'What is important for citizens to know and be able to do?' The OECD Programme for International Student Assessment (PISA) seeks to answer that question through the most comprehensive and rigorous international assessment of student knowledge and skills. As more countries join its ranks, PISA is evolving to successfully cater for a larger and more diverse group of participants. The OECD launched the PISA for Development initiative in 2014 to support evidence-based policy making globally and offer universal tools in monitoring progress towards the Education Sustainable Development Goal. Spanning six years, this unique pilot project aims to make the assessment more accessible and relevant to a wider range of countries, while maintaining the overall PISA framework and accordance with PISA’s technical standards and usual practices.The PISA for Development Assessment and Analytical Framework presents the conceptual foundations of the project, and covers reading, mathematics and science. PISA for Development has a school-based component and an out-of-school one. For the school-based component, a questionnaire about students’ background is distributed to all participating students. School principals complete a school questionnaire that describes the school, its students and teachers, and the learning environment. Teachers also complete a questionnaire about themselves, the school’s resources, their teaching practice and their students. The out-of-school respondents complete a background questionnaire, and their parent (or person most knowledgeable about them) answers a questionnaire about the youth’s background and childhood experiences. A household observation questionnaire is completed by the interviewer, and information about the location of the household is collected by PISA for Development National Centres.Nine countries participated in the PISA for Development assessment: Bhutan, Cambodia, Ecuador, Guatemala, Honduras, Panama, Paraguay, Senegal and Zambia.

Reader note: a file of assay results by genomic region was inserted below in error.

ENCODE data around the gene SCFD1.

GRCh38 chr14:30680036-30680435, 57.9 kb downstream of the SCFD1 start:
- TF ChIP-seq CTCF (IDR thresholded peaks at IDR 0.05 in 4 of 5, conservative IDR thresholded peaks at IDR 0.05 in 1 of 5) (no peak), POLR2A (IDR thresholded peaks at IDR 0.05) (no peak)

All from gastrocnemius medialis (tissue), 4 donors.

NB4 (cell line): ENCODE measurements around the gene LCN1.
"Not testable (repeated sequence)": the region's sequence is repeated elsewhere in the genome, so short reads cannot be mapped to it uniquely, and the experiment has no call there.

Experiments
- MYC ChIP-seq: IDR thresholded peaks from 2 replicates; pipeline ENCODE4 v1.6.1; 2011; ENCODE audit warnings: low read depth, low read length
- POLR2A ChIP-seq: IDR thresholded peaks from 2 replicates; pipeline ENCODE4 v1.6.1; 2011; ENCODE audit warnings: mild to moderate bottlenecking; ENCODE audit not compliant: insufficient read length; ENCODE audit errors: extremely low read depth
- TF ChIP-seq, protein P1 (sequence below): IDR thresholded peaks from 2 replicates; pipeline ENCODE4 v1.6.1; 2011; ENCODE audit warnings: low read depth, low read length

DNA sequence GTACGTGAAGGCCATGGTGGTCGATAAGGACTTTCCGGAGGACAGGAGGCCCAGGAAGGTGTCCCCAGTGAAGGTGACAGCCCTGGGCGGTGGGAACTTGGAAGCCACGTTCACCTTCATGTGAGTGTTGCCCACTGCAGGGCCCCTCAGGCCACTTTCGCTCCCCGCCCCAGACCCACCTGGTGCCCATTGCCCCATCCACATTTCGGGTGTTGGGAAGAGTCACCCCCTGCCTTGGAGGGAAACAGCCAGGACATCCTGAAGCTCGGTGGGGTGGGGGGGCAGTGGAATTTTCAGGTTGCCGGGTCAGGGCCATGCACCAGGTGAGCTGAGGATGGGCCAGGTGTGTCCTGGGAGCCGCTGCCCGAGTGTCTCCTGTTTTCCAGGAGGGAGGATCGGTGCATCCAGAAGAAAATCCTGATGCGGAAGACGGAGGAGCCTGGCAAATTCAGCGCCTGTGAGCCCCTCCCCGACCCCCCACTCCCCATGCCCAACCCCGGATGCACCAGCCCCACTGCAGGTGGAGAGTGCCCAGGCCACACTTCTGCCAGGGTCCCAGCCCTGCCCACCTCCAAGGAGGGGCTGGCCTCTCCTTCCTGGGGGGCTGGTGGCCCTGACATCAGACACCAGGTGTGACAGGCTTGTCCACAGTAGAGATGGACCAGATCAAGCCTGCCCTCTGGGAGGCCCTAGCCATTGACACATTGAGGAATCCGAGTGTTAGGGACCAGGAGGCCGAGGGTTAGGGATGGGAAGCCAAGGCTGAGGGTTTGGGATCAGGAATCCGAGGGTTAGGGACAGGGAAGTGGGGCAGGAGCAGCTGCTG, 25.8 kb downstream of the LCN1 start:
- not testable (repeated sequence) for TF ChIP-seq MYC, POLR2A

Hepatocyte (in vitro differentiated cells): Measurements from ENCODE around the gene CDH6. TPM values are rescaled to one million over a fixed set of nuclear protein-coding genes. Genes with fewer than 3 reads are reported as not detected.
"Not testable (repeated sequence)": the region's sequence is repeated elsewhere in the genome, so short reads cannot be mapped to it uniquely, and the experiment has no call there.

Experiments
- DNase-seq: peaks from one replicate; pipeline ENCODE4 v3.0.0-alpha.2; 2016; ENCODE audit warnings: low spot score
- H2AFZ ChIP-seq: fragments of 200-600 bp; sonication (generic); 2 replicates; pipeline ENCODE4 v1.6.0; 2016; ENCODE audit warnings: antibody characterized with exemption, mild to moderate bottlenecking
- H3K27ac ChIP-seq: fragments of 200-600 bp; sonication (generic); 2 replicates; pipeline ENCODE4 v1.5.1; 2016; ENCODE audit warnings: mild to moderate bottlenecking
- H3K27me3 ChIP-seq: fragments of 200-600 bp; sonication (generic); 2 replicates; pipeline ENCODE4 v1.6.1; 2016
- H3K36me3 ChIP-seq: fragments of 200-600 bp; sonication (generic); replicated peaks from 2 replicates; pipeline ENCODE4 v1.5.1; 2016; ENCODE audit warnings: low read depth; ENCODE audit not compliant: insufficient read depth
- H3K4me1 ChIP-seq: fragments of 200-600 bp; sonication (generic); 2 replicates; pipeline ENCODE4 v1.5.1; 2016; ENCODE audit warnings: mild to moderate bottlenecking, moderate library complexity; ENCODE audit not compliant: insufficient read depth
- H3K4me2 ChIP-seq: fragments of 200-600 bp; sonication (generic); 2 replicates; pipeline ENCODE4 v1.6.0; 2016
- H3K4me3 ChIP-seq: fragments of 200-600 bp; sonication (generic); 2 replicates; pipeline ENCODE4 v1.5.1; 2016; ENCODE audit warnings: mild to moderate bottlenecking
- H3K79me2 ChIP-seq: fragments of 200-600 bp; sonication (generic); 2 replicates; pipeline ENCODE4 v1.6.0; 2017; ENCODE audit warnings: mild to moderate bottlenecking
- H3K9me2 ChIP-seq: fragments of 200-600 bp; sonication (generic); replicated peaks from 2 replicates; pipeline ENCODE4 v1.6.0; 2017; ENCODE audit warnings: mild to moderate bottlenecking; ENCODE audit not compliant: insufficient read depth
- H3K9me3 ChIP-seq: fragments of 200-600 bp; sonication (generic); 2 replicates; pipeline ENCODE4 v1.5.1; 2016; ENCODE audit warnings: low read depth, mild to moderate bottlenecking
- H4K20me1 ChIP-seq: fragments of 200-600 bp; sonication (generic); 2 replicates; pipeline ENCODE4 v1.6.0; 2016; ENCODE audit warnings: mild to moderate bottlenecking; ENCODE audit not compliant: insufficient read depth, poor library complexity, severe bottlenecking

• 11-September-2018

    English

    More effort needed to improve equity in education

    Social background remains the main factor impacting participation in education and learning, and on economic and social outcomes, according to a new OECD report.

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  • 11-September-2018

    English

    OECD Handbook for Internationally Comparative Education Statistics 2018 - Concepts, Standards, Definitions and Classifications

    For well over two decades, the OECD has developed and published a broad range of comparative indicators published yearly in the flagship publication Education at a Glance. These provide insights into the functioning of education systems, such as the participation and progress through education, the human and financial resources invested, and the economic and social outcomes associated with educational attainment. Through the set of harmonised indicators and definitions, they enable countries to view their education system in the light of other countries’ performance, practices and resources.Fundamental to the credibility and understanding of these comparisons are the concepts, definitions, classifications and methodologies that have been developed over the years to underpin the statistics and indicators. This Handbook draws these methodologies together in a single reference volume, complementing and providing an invaluable aid to users of  Education at a Glance. In doing so, the Handbook aims to facilitate a greater understanding of the education statistics and indicators produced and so allow for their more effective use in policy analysis. Equally, it provides a ready reference of international standards and conventions for others to follow in the collection and assimilation of educational data.This edition updates the OECD Handbook for Internationally Comparative Education Statistics, last published in 2017.